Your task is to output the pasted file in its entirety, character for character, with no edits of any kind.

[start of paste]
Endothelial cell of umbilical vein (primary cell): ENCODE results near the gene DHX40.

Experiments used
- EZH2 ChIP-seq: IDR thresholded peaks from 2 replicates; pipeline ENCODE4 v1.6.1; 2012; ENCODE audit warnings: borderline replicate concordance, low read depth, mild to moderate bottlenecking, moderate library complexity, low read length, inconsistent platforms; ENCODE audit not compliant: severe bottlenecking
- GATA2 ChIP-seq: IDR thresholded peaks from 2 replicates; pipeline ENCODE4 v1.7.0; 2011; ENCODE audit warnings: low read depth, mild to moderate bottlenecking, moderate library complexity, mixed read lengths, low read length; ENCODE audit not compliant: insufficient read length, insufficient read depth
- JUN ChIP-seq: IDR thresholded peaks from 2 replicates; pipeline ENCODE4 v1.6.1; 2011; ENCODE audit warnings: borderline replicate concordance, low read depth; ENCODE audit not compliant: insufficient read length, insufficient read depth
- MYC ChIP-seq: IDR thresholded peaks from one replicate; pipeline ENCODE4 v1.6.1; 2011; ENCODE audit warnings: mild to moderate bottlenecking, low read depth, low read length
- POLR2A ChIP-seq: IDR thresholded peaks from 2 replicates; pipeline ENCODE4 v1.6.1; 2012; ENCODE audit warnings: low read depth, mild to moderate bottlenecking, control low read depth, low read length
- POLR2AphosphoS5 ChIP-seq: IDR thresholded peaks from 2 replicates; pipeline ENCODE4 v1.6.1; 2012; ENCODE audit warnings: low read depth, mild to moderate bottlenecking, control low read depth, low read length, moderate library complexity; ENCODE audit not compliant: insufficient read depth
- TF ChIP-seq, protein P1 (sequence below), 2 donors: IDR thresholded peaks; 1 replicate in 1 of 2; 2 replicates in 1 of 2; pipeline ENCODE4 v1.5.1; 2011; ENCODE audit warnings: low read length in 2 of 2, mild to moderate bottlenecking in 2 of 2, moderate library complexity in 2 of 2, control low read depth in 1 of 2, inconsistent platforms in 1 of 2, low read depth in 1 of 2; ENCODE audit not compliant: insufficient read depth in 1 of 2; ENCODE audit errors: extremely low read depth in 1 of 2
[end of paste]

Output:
Endothelial cell of umbilical vein (primary cell): ENCODE results near the gene DHX40.

Experiments used
- EZH2 ChIP-seq: IDR thresholded peaks from 2 replicates; pipeline ENCODE4 v1.6.1; 2012; ENCODE audit warnings: borderline replicate concordance, low read depth, mild to moderate bottlenecking, moderate library complexity, low read length, inconsistent platforms; ENCODE audit not compliant: severe bottlenecking
- GATA2 ChIP-seq: IDR thresholded peaks from 2 replicates; pipeline ENCODE4 v1.7.0; 2011; ENCODE audit warnings: low read depth, mild to moderate bottlenecking, moderate library complexity, mixed read lengths, low read length; ENCODE audit not compliant: insufficient read length, insufficient read depth
- JUN ChIP-seq: IDR thresholded peaks from 2 replicates; pipeline ENCODE4 v1.6.1; 2011; ENCODE audit warnings: borderline replicate concordance, low read depth; ENCODE audit not compliant: insufficient read length, insufficient read depth
- MYC ChIP-seq: IDR thresholded peaks from one replicate; pipeline ENCODE4 v1.6.1; 2011; ENCODE audit warnings: mild to moderate bottlenecking, low read depth, low read length
- POLR2A ChIP-seq: IDR thresholded peaks from 2 replicates; pipeline ENCODE4 v1.6.1; 2012; ENCODE audit warnings: low read depth, mild to moderate bottlenecking, control low read depth, low read length
- POLR2AphosphoS5 ChIP-seq: IDR thresholded peaks from 2 replicates; pipeline ENCODE4 v1.6.1; 2012; ENCODE audit warnings: low read depth, mild to moderate bottlenecking, control low read depth, low read length, moderate library complexity; ENCODE audit not compliant: insufficient read depth
- TF ChIP-seq, protein P1 (sequence below), 2 donors: IDR thresholded peaks; 1 replicate in 1 of 2; 2 replicates in 1 of 2; pipeline ENCODE4 v1.5.1; 2011; ENCODE audit warnings: low read length in 2 of 2, mild to moderate bottlenecking in 2 of 2, moderate library complexity in 2 of 2, control low read depth in 1 of 2, inconsistent platforms in 1 of 2, low read depth in 1 of 2; ENCODE audit not compliant: insufficient read depth in 1 of 2; ENCODE audit errors: extremely low read depth in 1 of 2